IN our concentration on Saddam Hussein, we have temporarily forgotten his evil twin 90 miles off our shore. Cuba's Fidel Castro is every bit as menacing and unpredictable as Iraq's Saddam Hussein, and his hatred of the United States has not mellowed over 30 years.
Though the Soviets have been able to bury the hatchet with the United States, Mr. Castro has proved incapable of moderation.
In fact, the increasing moderation of the Soviets has set him apart from, and even antagonistic toward, them.
Aside from their common hatred of the United States, Fidel Castro and Saddam Hussein have other things in common. Both came up through the ranks as trigger-men, wiping out appointed targets. Both have been ruthless in maintaining their rule. Both have wiped out freedom in their countries. Both rely on spy networks, political imprisonment of opponents, and torture. Both have engaged in recklessness which could provoke world war.
Just how reckless Castro can be has just become evident with publication of the secret tapes of Nikita Khrushchev. After his ouster, Khrushchev dictated thousands of words of reminiscences, some of which were published in two volumes of memoirs. Some of the most revelatory have just become public and are about to be published by Little, Brown in a third volume, ``Khrushchev Remembers: The Glasnost Tapes.''
In an astonishing account of the 1962 Cuban missile crisis, Khrushchev reveals that Castro urged the Soviets to launch a nuclear strike against the Americans. If this is correct, it would be the only known instance of a foreign leader calling for a nuclear attack against the United States.
Excerpts in Time magazine quote Khrushchev as saying he was ``haunted'' by the threat of the United States to Cuba. A small group in the Soviet leadership decided to send 42 missiles to Cuba, each with a warhead of one megaton. They were to be targeted against the United States so as to inflict maximum damage.
Soviet security assured that the missiles could be deployed under cover of palm trees without the Americans discovering them. Khrushchev says, ``it was our intention after installing the missiles to announce their presence in a loud voice. They were not meant for attack but as a means of deterring those who would attack Cuba.''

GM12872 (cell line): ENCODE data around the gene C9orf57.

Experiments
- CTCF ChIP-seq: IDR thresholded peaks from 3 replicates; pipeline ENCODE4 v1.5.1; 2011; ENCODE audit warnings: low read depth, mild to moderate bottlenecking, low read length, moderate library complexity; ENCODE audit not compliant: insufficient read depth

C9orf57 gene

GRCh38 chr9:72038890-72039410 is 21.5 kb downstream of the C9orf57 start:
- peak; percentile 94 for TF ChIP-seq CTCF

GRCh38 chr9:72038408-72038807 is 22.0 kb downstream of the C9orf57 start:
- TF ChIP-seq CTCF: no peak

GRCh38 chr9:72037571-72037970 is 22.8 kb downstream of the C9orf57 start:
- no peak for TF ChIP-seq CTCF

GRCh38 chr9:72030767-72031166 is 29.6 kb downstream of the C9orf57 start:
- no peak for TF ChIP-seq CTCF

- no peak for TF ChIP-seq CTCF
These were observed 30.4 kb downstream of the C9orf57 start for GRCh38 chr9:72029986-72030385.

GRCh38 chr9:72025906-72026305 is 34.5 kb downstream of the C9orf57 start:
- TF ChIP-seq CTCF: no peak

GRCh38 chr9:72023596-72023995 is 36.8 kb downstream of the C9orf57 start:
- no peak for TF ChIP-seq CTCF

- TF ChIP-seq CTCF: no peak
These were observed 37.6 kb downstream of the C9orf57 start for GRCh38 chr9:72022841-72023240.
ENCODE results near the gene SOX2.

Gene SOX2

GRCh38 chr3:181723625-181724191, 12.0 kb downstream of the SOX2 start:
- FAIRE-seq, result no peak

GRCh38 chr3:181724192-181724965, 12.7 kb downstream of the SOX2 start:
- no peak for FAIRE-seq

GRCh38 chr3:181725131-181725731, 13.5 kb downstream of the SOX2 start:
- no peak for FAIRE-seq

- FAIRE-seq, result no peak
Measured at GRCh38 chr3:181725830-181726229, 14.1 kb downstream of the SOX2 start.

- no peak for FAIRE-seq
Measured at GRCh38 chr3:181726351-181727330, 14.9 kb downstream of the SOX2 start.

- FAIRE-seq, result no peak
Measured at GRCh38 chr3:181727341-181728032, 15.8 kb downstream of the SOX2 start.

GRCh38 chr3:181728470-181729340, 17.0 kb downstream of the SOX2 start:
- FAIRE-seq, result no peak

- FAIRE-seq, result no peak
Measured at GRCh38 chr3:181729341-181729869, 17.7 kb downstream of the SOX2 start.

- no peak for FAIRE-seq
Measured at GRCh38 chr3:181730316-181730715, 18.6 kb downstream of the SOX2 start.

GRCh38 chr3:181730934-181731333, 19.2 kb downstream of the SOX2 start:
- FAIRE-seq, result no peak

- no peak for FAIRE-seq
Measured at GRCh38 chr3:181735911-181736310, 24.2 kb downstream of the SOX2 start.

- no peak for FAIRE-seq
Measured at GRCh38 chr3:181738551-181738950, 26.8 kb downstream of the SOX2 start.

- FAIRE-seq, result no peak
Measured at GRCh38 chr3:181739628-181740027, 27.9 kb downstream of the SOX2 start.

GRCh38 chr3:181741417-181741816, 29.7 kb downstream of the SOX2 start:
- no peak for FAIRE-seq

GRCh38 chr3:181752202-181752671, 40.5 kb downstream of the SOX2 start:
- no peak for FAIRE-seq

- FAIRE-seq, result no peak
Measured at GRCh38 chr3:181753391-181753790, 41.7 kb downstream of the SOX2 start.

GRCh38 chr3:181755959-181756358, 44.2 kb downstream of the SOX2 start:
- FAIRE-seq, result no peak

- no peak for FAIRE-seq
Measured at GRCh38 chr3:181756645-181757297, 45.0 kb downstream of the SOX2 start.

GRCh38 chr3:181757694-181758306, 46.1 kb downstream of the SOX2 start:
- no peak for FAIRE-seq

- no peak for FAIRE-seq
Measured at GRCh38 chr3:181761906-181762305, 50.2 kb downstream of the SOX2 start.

But the Americans caught the Soviets in the act of installing the missiles.
Afraid that the Americans were preparing to strike, Castro suggested that to prevent the nuclear missiles being destroyed, the Soviets should launch a pre-emptive strike against the United States. It was then, says Khrushchev, that the Soviet leadership realized Castro had ``totally failed to understand our purpose. We had installed the missiles not for the purpose of attacking the US, but to keep the US from attacking Cuba.''
In a later meeting with Khrushchev, Castro denied that he had proposed a nuclear attack against the United States, but documents proved that he had. Castro, says Khrushchev, had failed to think through the obvious consequences of a proposal that placed the planet on the brink of extinction.
The lesson of all this is that despite subsiding tension between the superpowers, there are still reckless regional tyrants in the world who can do great damage if left unchecked. North Korea's Kim Il-Sung and Libya's Qadaffi have toyed with nuclear weapons possession.
The Soviets have probably denied Castro nuclear weaponry but he remains frustrated and unpredictable. Saddam Hussein has used chemical weapons, developed long-range artillery and rockets, and sought nuclear weapons.
Any of these regional despots could cause problems every bit as severe as those that threatened during 40 years of confrontation between the United States and the Soviet Union.